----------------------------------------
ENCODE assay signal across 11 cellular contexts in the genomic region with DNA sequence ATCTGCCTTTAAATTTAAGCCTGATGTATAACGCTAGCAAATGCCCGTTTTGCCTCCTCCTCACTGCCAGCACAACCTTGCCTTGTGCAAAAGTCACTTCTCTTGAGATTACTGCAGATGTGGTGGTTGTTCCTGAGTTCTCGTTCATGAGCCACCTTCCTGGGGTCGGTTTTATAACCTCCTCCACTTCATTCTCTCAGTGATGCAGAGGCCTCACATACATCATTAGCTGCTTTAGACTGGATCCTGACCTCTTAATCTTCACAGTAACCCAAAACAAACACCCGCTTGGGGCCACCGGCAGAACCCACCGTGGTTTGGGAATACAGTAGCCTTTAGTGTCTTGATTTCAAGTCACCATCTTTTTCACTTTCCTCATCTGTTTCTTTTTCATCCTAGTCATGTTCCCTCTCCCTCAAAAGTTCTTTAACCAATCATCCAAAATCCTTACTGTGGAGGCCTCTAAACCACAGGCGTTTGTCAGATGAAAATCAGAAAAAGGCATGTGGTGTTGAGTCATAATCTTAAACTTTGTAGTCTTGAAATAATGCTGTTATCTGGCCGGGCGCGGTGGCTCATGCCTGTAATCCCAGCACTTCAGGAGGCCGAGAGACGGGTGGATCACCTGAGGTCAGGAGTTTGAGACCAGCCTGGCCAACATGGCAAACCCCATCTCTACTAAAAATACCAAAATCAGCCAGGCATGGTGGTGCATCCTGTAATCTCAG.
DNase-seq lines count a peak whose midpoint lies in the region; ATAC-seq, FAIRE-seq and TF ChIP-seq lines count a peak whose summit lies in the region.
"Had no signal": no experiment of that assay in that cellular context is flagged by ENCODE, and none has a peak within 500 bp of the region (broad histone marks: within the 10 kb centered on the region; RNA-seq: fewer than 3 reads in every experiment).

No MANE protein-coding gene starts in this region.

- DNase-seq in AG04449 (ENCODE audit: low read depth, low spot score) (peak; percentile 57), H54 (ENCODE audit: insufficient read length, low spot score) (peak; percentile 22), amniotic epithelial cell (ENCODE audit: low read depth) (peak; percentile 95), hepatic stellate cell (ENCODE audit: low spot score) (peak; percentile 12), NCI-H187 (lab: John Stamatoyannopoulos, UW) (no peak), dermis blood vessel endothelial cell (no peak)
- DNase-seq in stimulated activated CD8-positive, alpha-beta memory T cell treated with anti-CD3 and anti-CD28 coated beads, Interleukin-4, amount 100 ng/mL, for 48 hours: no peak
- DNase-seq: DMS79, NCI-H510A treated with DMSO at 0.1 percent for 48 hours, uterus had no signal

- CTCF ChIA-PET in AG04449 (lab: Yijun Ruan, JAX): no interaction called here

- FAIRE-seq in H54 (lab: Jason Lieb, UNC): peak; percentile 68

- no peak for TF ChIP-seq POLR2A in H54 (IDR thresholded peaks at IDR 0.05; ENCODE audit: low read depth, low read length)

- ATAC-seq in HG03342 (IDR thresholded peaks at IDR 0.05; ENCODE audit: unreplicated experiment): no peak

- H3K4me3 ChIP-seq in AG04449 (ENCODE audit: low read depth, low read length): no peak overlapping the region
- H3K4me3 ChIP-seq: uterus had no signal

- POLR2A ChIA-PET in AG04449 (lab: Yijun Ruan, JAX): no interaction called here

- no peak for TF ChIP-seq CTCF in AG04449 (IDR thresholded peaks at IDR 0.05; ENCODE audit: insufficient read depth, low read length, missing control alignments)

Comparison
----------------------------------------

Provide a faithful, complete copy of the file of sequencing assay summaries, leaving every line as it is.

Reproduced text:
ENCODE assay signal across 11 cellular contexts in the genomic region with DNA sequence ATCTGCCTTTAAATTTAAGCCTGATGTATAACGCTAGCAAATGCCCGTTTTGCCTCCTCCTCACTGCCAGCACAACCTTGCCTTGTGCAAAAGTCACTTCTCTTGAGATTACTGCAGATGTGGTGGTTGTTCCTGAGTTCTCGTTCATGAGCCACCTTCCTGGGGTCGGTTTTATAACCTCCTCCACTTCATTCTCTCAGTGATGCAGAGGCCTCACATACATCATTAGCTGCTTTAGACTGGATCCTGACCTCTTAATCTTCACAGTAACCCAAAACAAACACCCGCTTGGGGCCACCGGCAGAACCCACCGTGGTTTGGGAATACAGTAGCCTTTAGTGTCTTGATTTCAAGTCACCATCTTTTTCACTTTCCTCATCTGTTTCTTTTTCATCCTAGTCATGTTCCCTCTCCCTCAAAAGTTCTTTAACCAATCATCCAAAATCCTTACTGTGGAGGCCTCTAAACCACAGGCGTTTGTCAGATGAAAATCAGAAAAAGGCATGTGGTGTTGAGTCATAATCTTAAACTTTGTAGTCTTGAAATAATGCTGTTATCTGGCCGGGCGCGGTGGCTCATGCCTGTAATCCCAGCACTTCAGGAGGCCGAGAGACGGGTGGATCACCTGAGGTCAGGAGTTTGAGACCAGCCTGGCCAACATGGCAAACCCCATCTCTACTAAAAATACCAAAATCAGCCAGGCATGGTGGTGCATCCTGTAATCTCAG.
DNase-seq lines count a peak whose midpoint lies in the region; ATAC-seq, FAIRE-seq and TF ChIP-seq lines count a peak whose summit lies in the region.
"Had no signal": no experiment of that assay in that cellular context is flagged by ENCODE, and none has a peak within 500 bp of the region (broad histone marks: within the 10 kb centered on the region; RNA-seq: fewer than 3 reads in every experiment).

No MANE protein-coding gene starts in this region.

- DNase-seq in AG04449 (ENCODE audit: low read depth, low spot score) (peak; percentile 57), H54 (ENCODE audit: insufficient read length, low spot score) (peak; percentile 22), amniotic epithelial cell (ENCODE audit: low read depth) (peak; percentile 95), hepatic stellate cell (ENCODE audit: low spot score) (peak; percentile 12), NCI-H187 (lab: John Stamatoyannopoulos, UW) (no peak), dermis blood vessel endothelial cell (no peak)
- DNase-seq in stimulated activated CD8-positive, alpha-beta memory T cell treated with anti-CD3 and anti-CD28 coated beads, Interleukin-4, amount 100 ng/mL, for 48 hours: no peak
- DNase-seq: DMS79, NCI-H510A treated with DMSO at 0.1 percent for 48 hours, uterus had no signal

- CTCF ChIA-PET in AG04449 (lab: Yijun Ruan, JAX): no interaction called here

- FAIRE-seq in H54 (lab: Jason Lieb, UNC): peak; percentile 68

- no peak for TF ChIP-seq POLR2A in H54 (IDR thresholded peaks at IDR 0.05; ENCODE audit: low read depth, low read length)

- ATAC-seq in HG03342 (IDR thresholded peaks at IDR 0.05; ENCODE audit: unreplicated experiment): no peak

- H3K4me3 ChIP-seq in AG04449 (ENCODE audit: low read depth, low read length): no peak overlapping the region
- H3K4me3 ChIP-seq: uterus had no signal

- POLR2A ChIA-PET in AG04449 (lab: Yijun Ruan, JAX): no interaction called here

- no peak for TF ChIP-seq CTCF in AG04449 (IDR thresholded peaks at IDR 0.05; ENCODE audit: insufficient read depth, low read length, missing control alignments)

Comparison